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In the South Bronx of America: Photographs by Mel Rosenthal

Art Scene

In the South Bronx of America: Photographs by Mel Rosenthal

What do you have when you have nothing? You have each other. In a hallway exhibition on the third floor of the Museum of the City of New York, this life lesson is shown in Mel Rosenthal’s photographs that captured a vibrant humanity amidst the desolation of the South Bronx of the 1970s and aughts.

Mothers and daughters, groups of friends, domino players, church congregations and social club members who lived through the area’s decline into what many have characterized as a war zone were documented by Rosenthal, “To give a public face and a voice to those who had been left behind.”

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Although Rosenthal was a native of the Bronx, he was living abroad in the early ‘70s when the area lost manufacturing jobs, municipal services and property values. Arson became a common occurrence and many of his South Bronx neighbors disappeared. Both shocked and motivated upon his return, he began to develop a body of work that was later published as the book, In the South Bronx of America (2000).

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The selection of images on view at the Museum of the City of New York’s exhibition, In the South Bronx of America: Photographs by Mel Rosenthal, culled from the book, were shot in black and white between 1976 and 1982.

The camaraderie of community, human interaction and imagination can be seen in an image of four domino players shot close up at a wide angle. In the foreground, one man’s engagingly strong eyes look out of the picture frame into the viewers (and Rosenthal’s) gaze with a distant trace of a smile, or perhaps laughter, emanating from his pursed lips.

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Group play can also be found in an image of four teenagers perched like majesty amidst the rubble of what looks like a dozen destroyed apartment buildings. Two teens, sitting on a large boulder as if it were an archaeological find, smile for the camera, while the other two subjects are caught mid-laughter in what feels like an interrupted joke. Preparing for a cleanup of the grounds so a community garden could be built, the revelers seem unperturbed by the overwhelming destruction of their surroundings.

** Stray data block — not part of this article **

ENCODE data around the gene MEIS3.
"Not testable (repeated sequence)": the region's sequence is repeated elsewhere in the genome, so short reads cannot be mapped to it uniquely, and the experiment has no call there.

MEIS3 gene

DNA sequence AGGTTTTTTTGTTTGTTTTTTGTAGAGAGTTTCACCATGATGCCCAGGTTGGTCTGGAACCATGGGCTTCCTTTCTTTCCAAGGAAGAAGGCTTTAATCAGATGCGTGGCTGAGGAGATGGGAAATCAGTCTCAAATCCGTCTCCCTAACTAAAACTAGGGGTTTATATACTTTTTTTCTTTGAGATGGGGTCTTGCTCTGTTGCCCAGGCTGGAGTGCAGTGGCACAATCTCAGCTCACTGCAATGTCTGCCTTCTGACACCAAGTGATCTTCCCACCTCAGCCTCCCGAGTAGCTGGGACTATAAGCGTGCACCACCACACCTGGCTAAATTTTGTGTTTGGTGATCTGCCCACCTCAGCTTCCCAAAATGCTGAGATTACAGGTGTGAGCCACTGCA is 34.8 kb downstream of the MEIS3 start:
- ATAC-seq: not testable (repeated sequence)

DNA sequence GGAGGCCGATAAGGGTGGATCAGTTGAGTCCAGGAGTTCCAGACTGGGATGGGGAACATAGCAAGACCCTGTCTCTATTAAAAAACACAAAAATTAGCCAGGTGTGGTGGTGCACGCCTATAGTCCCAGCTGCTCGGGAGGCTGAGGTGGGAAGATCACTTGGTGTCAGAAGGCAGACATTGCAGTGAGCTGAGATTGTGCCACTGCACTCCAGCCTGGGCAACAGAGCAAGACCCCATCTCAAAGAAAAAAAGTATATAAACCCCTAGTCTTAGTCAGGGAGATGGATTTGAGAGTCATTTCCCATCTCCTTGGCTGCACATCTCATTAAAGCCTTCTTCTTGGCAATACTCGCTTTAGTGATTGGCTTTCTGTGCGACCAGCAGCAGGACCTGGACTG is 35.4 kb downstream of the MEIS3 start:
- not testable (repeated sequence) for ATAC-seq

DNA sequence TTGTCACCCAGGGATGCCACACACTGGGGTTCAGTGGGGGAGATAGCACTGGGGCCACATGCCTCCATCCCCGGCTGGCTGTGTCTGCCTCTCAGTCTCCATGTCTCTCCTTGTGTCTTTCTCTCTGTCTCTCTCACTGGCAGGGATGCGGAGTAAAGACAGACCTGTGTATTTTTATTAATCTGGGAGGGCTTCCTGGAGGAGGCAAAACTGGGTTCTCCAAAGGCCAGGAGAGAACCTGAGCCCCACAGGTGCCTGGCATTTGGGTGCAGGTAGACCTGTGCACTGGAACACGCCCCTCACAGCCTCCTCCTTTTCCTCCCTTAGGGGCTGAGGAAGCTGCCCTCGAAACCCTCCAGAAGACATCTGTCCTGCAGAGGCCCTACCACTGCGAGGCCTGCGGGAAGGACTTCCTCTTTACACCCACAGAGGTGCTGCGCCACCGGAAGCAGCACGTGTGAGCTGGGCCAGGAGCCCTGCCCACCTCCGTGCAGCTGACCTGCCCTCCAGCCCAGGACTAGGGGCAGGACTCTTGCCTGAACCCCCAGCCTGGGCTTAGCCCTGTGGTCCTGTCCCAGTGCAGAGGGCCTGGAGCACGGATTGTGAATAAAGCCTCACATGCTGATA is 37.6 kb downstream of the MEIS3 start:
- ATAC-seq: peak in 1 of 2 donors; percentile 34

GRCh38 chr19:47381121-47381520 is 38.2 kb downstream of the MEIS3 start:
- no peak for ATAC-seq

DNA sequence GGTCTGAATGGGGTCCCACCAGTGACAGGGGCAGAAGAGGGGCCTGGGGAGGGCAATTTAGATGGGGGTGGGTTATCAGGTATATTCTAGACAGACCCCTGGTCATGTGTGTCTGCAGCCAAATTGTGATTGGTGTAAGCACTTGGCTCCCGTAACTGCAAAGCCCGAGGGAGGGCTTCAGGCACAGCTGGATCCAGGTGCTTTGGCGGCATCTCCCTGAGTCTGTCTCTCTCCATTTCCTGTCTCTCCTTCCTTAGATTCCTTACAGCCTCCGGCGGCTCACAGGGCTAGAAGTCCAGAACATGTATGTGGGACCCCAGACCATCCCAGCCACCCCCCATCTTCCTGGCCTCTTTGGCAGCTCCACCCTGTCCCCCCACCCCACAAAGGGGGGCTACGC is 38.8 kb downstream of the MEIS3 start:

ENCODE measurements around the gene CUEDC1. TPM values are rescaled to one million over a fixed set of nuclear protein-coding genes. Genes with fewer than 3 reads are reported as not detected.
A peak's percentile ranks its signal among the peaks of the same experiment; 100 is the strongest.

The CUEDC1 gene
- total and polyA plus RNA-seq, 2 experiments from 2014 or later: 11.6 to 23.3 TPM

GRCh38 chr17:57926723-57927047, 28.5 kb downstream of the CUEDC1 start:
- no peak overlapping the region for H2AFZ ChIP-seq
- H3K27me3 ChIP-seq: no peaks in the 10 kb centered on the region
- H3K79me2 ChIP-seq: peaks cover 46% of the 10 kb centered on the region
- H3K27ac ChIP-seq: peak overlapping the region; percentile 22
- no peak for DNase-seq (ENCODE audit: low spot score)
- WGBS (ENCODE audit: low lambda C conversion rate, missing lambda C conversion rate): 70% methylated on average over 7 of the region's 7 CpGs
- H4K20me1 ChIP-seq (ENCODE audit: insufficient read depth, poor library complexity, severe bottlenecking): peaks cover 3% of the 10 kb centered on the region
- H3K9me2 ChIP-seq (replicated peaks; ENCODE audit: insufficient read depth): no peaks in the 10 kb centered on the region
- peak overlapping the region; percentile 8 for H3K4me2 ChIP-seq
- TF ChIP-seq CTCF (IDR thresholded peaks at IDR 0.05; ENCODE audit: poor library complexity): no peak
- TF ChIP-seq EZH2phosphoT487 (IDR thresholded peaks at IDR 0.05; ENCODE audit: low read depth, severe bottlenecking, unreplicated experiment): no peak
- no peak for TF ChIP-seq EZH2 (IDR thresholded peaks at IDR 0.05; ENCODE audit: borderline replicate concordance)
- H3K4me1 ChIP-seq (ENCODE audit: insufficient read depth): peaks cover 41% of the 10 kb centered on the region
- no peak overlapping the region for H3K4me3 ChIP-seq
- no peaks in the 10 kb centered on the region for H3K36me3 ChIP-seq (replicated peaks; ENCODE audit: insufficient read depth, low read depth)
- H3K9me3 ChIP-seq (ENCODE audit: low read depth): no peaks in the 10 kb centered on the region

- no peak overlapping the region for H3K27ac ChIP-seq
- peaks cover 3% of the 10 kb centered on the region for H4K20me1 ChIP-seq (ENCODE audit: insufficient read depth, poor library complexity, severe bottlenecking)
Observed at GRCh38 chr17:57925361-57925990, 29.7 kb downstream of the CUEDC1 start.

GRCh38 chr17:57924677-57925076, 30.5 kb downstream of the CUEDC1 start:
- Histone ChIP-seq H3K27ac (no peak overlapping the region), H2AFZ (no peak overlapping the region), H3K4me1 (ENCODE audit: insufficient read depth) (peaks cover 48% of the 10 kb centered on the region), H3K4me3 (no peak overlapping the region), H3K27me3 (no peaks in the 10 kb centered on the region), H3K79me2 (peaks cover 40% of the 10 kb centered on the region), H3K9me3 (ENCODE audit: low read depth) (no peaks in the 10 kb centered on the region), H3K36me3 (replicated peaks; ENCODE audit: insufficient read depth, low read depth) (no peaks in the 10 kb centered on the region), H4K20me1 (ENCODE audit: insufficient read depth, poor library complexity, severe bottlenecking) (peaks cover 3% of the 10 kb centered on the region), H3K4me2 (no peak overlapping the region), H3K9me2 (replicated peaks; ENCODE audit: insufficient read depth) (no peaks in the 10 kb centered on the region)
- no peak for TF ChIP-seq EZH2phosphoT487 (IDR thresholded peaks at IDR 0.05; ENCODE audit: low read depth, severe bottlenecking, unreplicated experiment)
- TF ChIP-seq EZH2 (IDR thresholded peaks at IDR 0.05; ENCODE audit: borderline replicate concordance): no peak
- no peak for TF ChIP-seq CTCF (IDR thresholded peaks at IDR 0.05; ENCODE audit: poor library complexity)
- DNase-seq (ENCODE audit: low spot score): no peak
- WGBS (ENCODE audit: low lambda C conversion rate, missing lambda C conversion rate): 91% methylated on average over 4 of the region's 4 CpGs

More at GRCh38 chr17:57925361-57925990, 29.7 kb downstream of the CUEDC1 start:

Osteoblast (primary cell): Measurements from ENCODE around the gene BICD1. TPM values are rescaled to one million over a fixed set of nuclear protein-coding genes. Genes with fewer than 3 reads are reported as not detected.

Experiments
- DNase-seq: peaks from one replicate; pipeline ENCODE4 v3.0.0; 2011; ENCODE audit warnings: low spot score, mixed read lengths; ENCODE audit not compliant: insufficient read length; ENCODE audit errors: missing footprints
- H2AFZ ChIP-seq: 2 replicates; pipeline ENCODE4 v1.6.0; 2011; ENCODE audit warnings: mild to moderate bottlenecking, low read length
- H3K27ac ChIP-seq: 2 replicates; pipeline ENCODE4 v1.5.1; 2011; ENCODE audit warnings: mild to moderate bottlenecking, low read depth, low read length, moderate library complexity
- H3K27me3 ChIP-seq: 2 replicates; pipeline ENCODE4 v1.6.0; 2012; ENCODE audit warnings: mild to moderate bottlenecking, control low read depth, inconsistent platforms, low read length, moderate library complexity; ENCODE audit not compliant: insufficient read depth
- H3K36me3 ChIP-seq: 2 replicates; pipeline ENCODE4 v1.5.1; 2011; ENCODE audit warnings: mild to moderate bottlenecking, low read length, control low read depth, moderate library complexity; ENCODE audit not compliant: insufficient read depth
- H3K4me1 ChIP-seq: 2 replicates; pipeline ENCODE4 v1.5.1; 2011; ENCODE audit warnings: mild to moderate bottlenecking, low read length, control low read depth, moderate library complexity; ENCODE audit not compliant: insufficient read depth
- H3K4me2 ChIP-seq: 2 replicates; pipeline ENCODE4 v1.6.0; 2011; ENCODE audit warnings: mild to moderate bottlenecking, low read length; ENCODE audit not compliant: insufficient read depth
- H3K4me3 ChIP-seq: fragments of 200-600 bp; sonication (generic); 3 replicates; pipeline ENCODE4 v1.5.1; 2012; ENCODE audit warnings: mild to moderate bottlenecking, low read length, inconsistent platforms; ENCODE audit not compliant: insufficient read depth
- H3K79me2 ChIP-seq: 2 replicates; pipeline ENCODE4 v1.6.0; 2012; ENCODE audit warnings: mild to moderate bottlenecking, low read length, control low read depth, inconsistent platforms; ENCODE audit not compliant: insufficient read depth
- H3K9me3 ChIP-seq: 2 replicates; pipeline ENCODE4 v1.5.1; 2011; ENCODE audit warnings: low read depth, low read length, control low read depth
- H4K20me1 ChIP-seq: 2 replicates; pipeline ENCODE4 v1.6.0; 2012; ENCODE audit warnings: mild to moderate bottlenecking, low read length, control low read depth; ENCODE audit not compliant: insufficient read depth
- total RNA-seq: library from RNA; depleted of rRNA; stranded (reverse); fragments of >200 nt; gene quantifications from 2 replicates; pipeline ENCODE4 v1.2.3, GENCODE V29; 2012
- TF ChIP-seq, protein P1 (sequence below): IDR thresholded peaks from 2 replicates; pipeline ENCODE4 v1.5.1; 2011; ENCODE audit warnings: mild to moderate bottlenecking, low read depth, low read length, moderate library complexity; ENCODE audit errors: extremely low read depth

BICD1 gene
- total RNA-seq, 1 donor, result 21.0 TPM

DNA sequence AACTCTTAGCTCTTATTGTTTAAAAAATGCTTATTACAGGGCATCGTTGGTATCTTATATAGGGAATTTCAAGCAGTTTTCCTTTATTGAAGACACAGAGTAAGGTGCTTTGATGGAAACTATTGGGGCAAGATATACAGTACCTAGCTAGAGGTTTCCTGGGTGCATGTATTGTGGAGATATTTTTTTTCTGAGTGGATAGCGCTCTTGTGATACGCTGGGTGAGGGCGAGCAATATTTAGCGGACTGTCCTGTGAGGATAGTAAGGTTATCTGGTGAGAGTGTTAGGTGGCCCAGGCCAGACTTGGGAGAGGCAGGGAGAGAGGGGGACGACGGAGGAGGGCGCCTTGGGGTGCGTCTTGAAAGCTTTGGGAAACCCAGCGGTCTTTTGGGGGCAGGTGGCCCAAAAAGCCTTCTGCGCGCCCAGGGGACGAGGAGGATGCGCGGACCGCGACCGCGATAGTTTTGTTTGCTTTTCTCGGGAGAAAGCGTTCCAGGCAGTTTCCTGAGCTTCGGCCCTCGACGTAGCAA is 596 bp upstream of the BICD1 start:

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One image that seems to aptly describe the precarious position of these particular New Yorkers is, “Life Carries On in the War Zone.” Framed in a broken window and shot from the interior of the building looking out onto the street, a lone child biker pedals through the image. Riding a coveted 1970s banana seat bike with tall u-shaped handlebars, the young man steers through an intersection filled with debris, a backdrop of burnt out buildings, and what appears to be a family of stragglers in the distance.

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Perhaps in the way that only an insider or native can convey, Rosenthal captures images of human beings with their spirits in tact, despite the unforgiving civic neglect of their surroundings.

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For more on this topic, see internationally acclaimed director, Baz Luhrmann’s 2016 Netflix original series, The Get Down; a fictional take on the era that encapsulates much of the same vitality as Mel Rosenthal’s real-life images.

Photos by Anders Jones

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